I am a terrible backpacker. It pains me to say it but 6 months into our world trip I am coming to terms with the fact that I am not, in fact, an intrepid traveller.
And yet here I am, knee deep in trains, planes and other dubious modes of transport getting myself across three continents trying to suck in as much of the world as possible.
Needless to say, it´s been a rather bumpy ride.
Way back in March, when the autumn sun makes everything a little golden, I would daydream about our upcoming trip; I would meander from country to country wearing billowing, paisley skirts and crisp white crops, my hair would tumble in soft, messy waves from the sun and salt and I would delicately sample delightful and local cuisine.
My partner, Andrew, and I would drink wine every night in some bohemian cafe a few doors down from our accommodation, which would be some old-worldly estate turned BnB. We would giggle at the passing tourists, staring at maps in confusion or taking photos with their selfie-sticks sporting that tell-tale tourist ‘look’ of runners and jeans.
We would be informed and educated on all the fabulous places to see and what to do as for sure we would have read through our entire 'Lonely Planet' guide and planned exactly how to get there.
We would travel in a constant dreamy haze of sunshine and rainbows, finding waterfalls around every corner. Yes, I had pre-instagrammed our entire trip - using the slumber filter.
My little Insta-bubble didn't so much burst as kind of deflate slowly, like when that annoying kid holds the balloon end to make that horrible squeal noise as the air hisses out.
It started in Barcelona, when we checked into our 'old-worldly' hostel that was far more ‘old-worldly’ than I had anticipated. There was nothing shabby-chic about it. It was simply rundown.
Next, it was the ‘local cuisine’ - which in France turned out to be rather on the expensive side for our backpacker budget and we instead ended up with less than exotic ham and cheese sandwiches.
The final straw was an awkward incident in Italy involving my beautiful billowing skirt, some cobbled stairs and my arse colliding with said cobbled stairs. Turns out long, billowy paisley skirts are very impractical, heels take up far too much room in a backpack and jeans with runners are sometimes (more often than not) the only sensible option.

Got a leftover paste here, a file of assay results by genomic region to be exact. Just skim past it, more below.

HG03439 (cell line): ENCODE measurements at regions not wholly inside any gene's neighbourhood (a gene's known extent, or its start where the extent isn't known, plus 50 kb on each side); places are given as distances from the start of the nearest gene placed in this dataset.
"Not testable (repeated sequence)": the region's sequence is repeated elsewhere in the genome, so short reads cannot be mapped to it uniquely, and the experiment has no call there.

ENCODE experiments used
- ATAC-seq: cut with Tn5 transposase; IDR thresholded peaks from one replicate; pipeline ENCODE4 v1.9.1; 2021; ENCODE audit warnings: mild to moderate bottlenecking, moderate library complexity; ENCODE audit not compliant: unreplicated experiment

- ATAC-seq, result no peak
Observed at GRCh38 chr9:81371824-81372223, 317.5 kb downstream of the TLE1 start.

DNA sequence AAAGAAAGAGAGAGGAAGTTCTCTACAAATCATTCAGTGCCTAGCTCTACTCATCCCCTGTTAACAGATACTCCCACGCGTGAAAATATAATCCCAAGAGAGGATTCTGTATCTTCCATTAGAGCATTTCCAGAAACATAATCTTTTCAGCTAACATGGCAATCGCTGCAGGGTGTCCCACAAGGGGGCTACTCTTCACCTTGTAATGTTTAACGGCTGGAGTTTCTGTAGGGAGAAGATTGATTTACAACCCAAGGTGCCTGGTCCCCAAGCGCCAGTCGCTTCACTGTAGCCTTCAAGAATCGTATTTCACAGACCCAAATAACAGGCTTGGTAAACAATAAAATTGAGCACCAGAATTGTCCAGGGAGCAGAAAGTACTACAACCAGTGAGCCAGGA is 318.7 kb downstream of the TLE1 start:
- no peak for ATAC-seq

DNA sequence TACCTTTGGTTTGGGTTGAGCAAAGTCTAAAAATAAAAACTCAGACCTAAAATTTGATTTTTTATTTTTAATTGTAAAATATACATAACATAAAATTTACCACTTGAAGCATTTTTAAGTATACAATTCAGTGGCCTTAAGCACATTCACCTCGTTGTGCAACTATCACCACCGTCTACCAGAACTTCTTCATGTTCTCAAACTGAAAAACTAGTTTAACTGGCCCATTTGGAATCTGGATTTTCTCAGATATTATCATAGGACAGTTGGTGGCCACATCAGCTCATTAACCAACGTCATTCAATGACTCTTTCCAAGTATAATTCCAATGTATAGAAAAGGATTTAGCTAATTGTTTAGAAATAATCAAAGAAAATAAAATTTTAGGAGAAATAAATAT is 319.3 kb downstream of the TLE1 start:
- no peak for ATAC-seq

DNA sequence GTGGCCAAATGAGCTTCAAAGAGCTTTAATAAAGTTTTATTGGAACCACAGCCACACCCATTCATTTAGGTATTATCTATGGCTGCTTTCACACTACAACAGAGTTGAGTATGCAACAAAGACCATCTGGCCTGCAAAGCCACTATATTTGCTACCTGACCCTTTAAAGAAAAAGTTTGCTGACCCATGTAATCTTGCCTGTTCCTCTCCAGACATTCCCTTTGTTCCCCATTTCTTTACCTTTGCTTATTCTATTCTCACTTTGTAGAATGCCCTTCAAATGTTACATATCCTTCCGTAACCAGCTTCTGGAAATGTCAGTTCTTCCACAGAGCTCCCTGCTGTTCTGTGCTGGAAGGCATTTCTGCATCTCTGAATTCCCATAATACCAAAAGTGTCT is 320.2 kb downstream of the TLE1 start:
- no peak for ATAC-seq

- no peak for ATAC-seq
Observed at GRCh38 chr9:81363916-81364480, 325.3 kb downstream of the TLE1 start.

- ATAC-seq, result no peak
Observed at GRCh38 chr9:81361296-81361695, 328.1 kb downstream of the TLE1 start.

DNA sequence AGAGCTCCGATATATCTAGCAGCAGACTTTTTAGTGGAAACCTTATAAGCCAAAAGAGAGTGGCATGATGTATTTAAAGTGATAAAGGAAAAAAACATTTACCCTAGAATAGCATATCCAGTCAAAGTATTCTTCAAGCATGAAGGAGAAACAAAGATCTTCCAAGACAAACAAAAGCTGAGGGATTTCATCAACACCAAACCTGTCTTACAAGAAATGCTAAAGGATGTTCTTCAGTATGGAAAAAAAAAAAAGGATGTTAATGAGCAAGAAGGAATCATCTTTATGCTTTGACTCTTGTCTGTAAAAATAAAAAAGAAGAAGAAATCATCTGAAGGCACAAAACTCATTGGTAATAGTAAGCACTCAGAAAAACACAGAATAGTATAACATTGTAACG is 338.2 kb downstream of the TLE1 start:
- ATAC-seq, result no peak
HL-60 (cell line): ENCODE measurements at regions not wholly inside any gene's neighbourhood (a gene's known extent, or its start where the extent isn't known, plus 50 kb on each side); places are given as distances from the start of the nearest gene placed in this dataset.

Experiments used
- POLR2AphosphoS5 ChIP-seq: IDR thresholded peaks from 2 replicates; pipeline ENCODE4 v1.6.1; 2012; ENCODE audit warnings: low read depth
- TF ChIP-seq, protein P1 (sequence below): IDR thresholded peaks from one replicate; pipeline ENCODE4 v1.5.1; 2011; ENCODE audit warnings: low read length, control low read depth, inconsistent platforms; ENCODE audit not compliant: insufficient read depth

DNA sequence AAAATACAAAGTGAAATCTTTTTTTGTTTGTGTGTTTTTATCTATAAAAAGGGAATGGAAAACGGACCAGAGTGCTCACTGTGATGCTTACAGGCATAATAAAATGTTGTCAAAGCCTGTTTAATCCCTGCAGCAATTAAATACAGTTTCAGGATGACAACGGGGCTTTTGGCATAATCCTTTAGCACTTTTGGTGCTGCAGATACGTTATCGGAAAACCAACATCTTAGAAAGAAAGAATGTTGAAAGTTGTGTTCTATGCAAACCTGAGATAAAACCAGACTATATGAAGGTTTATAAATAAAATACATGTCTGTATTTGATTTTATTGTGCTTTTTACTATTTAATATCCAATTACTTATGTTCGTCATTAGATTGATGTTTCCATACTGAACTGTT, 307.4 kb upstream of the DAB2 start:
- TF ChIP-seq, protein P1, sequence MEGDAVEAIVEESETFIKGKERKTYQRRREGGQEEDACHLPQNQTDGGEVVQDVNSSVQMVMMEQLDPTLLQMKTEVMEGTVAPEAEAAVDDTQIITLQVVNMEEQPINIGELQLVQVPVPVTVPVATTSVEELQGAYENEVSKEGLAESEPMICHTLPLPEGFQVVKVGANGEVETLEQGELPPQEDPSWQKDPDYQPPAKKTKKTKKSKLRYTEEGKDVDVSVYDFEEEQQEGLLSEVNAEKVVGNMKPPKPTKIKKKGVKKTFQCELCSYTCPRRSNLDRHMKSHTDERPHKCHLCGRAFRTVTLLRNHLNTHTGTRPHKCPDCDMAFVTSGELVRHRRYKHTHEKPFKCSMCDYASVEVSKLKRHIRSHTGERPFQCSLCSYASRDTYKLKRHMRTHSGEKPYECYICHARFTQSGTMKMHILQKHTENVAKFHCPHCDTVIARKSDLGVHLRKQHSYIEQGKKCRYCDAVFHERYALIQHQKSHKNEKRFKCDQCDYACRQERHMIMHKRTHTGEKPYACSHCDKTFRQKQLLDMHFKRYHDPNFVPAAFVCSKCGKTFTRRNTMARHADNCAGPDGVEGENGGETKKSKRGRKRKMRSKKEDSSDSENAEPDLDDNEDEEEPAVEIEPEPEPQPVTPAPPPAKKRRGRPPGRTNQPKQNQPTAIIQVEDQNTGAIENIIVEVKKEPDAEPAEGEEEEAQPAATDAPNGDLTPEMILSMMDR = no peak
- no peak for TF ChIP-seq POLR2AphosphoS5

In the first 2 months of travel I made the discovery that things weren't going to be quite like I had imagined. And at this stage we were still only in Europe - a walk in the park compared to the literal jungle that is South America.
To top it off, our 'Lonely Planet' remained unopened at the bottom of Andrew’s backpack.
As a slight planning Nazi, South America has led me down a whole new road of anxieties.
Planning more than a few days in advance becomes difficult as the weather, road conditions, political unrest and protests (man, can South Americans do a protest!) can completely undo all the work you put into your colour-coded, Excel spread-sheet detailing where you’re going to be and when.
And the fact that we have yet to purchase any return tickets back home or specified a return date sends my mild planning OCD into overdrive.
As you can see, I was not cut out for this backpacker lifestyle
But that´s just it, this is what you come for.
Taking a breath and stepping out of your comfort zone (one small step for Andrew, but one giant leap for yours truly!).
Yes, you will stay in questionable lodgings, but you will meet some fabulous, artistic, deeply soulful people along the way.
Yes, your clothes will be squirrelled down to the comfortable basics, allowing you to jump, dance and frolic with the rest of your tribe.
You will realise you should, maybe, leave the fine-tooth planning page in your backpack - as we discovered there are just so many people willing to give you amazing suggestions and tell you the best places stay, that you find yourself changing your travel destinations for the third time that week.
You may not be able to afford bohemian cafes, but the colourful and unruly local street markets can be home to the strangest and most intensely flavoured foods you’ve ever tasted (that said, you will at times be running the risk of enduring a bout of food poisoning...) and rest assured, wine is cheap pretty much everywhere.
At the end of the day, you will discover that you don’t need to put an Insta filter on your trip, because, well, it’s pretty damn good without it. And when you are wide-eyed and in awe of the countless but varying churches, waterfalls, mountains, deserts, wildlife, culture, cliffs and islands, you will shake your head and and think ´I can´t believe I’m here´.
So, even if you are a terrible backpacker but dream big, even if it’s with rose-coloured glasses on, I say do it.
Immerse yourself in the messy, unruly, untamed (and unfashionable) wide world.
Yeah, you will probably freak out a bit, but you will be rewarded with incredible and ever-changing surroundings, and perhaps experience a few mental shifts of your own, as I have found. I’m still not the most laid back traveller, but I’m definitely a work in progress – and I’m so bloody pleased that I’ve come so far.
No, your trip won’t be what you thought it would be, it will be better.
And sometimes, you will even get sunshine, rainbows and waterfalls, just exactly as you thought.
A big thank you to our guest blogger Krista Rampe, Teacher, Traveller, Tea lover